Trailblazers provide greater development agility

Posted on: March 14, 2018 by Michael Kollar

Recent CIO Magazine research commissioned by Atos uncovers four characteristics or best practices shared by IT organizations that fall into a trailblazers category. This blog series goes into each of the four traits of trailblazers described in the findings:

  1. They embrace the cloud and are cloud secure
  2. They use service management best practices
  3. They automate IT services
  4. They provide greater development agility

Everything points to DevOps

The first three characteristics of IT trailblazers — secure hybrid cloud, service management and automation — lead directly to the need for the fourth characteristic: agile development or DevOps. IT leaders are nearly 6 times more likely to have DevOps residing in business units with supportive management and governance.

The problem with some of the non-trailblazers’ development models and frameworks? They’re based on monolithic approaches to how we build, deploy and manage applications, infrastructure and other supporting components.

Manual, people-intensive models

In some instances, in order to deploy a piece of code, the entire development lifecycle from develop to release is still very manual and people-intensive. There are many checkpoints, many approvers and lots of change control boards to get through. The technology frameworks that support these development models have also been based on this very manual process.

Up until about 5 years ago there wasn’t a significant, verging on maniacal, focus on service management or keeping CMDBs up to date. Related to the CMDB, there wasn’t even a drive to have an all-encompassing CMDB to keep track of all the applications, infrastructure and security. It was more for inventory than a true view of what the enterprise and its supporting services really looked like.

The legacy frameworks and processes lacked key information for decision making. So, the developers had to figure out, by tribal knowledge, what applications were connected to what. And if this change is made, what would it impact? That’s why they needed the checkpoints and approvers. A lot of times, it came down to these giant change activity boards (CABs) getting on a call Friday afternoon to review every change coming into production to see its impact.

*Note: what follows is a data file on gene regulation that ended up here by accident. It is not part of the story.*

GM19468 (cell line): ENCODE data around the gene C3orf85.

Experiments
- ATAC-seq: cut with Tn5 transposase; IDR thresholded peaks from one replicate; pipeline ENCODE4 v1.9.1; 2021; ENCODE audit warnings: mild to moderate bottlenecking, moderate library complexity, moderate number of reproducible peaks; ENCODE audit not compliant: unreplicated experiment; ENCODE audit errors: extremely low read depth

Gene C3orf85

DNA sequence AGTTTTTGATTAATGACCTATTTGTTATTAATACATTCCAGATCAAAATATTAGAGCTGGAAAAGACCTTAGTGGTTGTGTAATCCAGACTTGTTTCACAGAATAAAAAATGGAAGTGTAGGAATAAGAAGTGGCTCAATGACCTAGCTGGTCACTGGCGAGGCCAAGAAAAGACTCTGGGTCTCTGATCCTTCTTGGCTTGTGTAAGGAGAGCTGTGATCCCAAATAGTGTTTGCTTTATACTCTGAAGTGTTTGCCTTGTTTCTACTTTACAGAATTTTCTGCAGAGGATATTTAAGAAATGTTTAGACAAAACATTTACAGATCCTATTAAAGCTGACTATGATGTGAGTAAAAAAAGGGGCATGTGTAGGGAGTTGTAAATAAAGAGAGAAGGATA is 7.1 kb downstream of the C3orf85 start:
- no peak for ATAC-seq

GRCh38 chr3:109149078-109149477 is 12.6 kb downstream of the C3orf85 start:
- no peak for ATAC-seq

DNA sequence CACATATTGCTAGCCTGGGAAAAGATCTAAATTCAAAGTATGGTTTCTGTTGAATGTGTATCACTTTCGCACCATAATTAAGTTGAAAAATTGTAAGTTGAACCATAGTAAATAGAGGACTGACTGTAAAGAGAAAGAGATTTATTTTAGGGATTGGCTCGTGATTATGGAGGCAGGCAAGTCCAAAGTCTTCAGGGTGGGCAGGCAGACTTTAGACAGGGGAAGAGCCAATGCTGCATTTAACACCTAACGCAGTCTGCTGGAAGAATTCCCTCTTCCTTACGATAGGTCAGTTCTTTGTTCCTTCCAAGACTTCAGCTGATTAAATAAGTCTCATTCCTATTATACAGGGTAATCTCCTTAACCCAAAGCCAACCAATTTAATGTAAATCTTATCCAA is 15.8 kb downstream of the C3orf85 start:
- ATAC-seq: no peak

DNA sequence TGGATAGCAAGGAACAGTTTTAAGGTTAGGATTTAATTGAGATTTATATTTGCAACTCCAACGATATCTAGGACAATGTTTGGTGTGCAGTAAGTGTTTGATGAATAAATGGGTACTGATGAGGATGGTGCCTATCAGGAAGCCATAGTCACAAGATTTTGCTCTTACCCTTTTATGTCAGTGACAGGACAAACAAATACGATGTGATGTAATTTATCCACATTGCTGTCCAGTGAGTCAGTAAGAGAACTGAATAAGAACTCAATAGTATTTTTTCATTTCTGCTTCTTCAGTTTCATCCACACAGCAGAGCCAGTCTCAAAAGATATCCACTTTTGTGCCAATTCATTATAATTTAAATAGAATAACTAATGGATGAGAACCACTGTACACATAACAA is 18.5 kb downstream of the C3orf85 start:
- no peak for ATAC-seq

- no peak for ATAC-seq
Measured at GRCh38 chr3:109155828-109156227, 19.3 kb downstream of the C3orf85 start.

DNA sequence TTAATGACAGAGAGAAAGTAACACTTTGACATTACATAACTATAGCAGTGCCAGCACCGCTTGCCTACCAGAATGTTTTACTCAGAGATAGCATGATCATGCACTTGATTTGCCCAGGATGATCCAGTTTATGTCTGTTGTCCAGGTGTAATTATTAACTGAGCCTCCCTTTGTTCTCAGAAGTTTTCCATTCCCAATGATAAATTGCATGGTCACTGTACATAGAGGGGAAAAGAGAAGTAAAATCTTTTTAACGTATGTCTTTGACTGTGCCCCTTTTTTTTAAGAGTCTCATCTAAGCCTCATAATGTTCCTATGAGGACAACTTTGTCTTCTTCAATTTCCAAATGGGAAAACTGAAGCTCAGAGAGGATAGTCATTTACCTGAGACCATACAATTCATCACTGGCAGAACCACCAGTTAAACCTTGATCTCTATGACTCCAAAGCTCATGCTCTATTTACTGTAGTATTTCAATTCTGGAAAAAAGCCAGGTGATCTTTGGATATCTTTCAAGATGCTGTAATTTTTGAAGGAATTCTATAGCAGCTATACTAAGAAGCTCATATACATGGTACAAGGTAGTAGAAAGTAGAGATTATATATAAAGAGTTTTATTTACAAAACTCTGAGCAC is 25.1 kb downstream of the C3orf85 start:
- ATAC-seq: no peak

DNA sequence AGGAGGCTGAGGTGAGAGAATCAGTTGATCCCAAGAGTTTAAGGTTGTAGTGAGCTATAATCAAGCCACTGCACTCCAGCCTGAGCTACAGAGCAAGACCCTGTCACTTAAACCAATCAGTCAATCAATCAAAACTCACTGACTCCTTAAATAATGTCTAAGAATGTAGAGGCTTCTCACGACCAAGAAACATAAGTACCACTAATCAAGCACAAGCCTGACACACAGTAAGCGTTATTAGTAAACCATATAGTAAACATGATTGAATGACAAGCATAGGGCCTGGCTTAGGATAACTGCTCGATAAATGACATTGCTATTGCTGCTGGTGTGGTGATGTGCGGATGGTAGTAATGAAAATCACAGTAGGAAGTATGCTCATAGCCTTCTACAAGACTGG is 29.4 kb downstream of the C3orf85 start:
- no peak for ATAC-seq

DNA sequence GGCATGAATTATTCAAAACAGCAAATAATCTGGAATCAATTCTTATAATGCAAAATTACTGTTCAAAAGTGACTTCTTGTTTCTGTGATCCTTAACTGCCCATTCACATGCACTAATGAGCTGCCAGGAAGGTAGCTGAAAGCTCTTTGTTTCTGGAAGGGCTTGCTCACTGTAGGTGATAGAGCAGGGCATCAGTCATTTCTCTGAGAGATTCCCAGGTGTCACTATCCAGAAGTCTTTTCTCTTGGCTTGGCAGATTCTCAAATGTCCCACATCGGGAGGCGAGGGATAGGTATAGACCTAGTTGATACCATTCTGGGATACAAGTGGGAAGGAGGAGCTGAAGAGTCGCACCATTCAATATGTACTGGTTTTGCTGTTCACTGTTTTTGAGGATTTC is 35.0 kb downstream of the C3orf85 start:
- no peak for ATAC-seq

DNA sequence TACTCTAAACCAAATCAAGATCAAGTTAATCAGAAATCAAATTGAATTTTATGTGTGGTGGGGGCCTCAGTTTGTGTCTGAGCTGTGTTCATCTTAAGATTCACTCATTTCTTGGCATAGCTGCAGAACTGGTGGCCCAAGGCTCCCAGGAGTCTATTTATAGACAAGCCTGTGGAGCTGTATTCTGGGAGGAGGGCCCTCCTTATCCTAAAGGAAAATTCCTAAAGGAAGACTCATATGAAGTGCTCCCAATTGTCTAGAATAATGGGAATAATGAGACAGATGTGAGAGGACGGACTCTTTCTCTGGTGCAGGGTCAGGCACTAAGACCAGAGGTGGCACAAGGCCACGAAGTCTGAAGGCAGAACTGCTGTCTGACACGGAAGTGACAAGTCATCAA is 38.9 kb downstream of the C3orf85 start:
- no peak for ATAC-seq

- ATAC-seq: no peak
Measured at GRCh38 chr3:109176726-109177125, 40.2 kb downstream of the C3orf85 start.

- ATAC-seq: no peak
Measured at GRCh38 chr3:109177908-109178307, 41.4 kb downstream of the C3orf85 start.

That’s still a problem with some of the current dev models and frameworks, but a lot of organizations have begun to make huge strides forward in this area.

Getting to DevOps

One perspective says the appropriate development model is one that can evolve to leverage a microservices architecture based on individual discrete components. Development moves through the process using a preapproved set of changes/workflows that are typically acceptable. Technology automates the process with policy engines that look at the risk of the change based on the known state of the environment and the CMDB information.

So now, developers can go and register a change they’d like to make. There are policies and rules in place for how they’re going to make that change. And an engine can look at the CMDB and validate that the proposed change:

  • Doesn’t put production at risk
  • Is aligned with standard policies on how changes are made
  • Presents no issues with other applications that are dependent on those services going forward

If you automate that model, it’ll facilitate your deployments and deliver on the vision of a DevOps-centric world: better quality of code, fewer issues, fewer production outages and quicker time to value.

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About Michael Kollar
SVP, Chief Digital Officer and Global Head of Cloud Engineering
Michael Kollar is SVP, Chief Digital Officer and Global Head of Cloud Engineering, responsible for the development and implementation of the Atos global strategy for Cloud, Automation, and other emerging technologies and translating them into tangible deliverable services that create short and long term business benefits to Atos and its customers. Throughout his career, Mr. Kollar has helped numerous Fortune 500 organizations achieve market leadership and growth in their respective segments, through the aggressive use of existing and emerging technologies. Prior to joining Atos, Mr. Kollar was Executive Director of Shared Services for Waste Management, Inc. the leading provider of comprehensive waste and environmental services in North America with $13.5 billion dollars in revenue, 47,000 employees, and $20 billion dollars in assets. Prior to Waste Management, Mr. Kollar was the Vice President, Products and Chief Technology Officer at TenFold Corporation a leading applications and infrastructure company focused on ERP and SOA based platforms. Mr. Kollar has held senior management positions in his past at several of today’s largest global technology companies: Siemens, Oracle, CSC, and IBM. Mr. Kollar regularly speaks at industry events sponsored by ServiceNow, Gartner, Intel, and VMWare on his views on technology subjects ranging from Cloud Computing, Automation & Orchestration, Virtualization, Dynamic Data-Centers and the greening of IT, as well as being interviewed and quoted for various industry publications.


Oracle Technology and Innovation Award, CSC Big Gun Award, CSC Global Technical Excellence Award - Finalist

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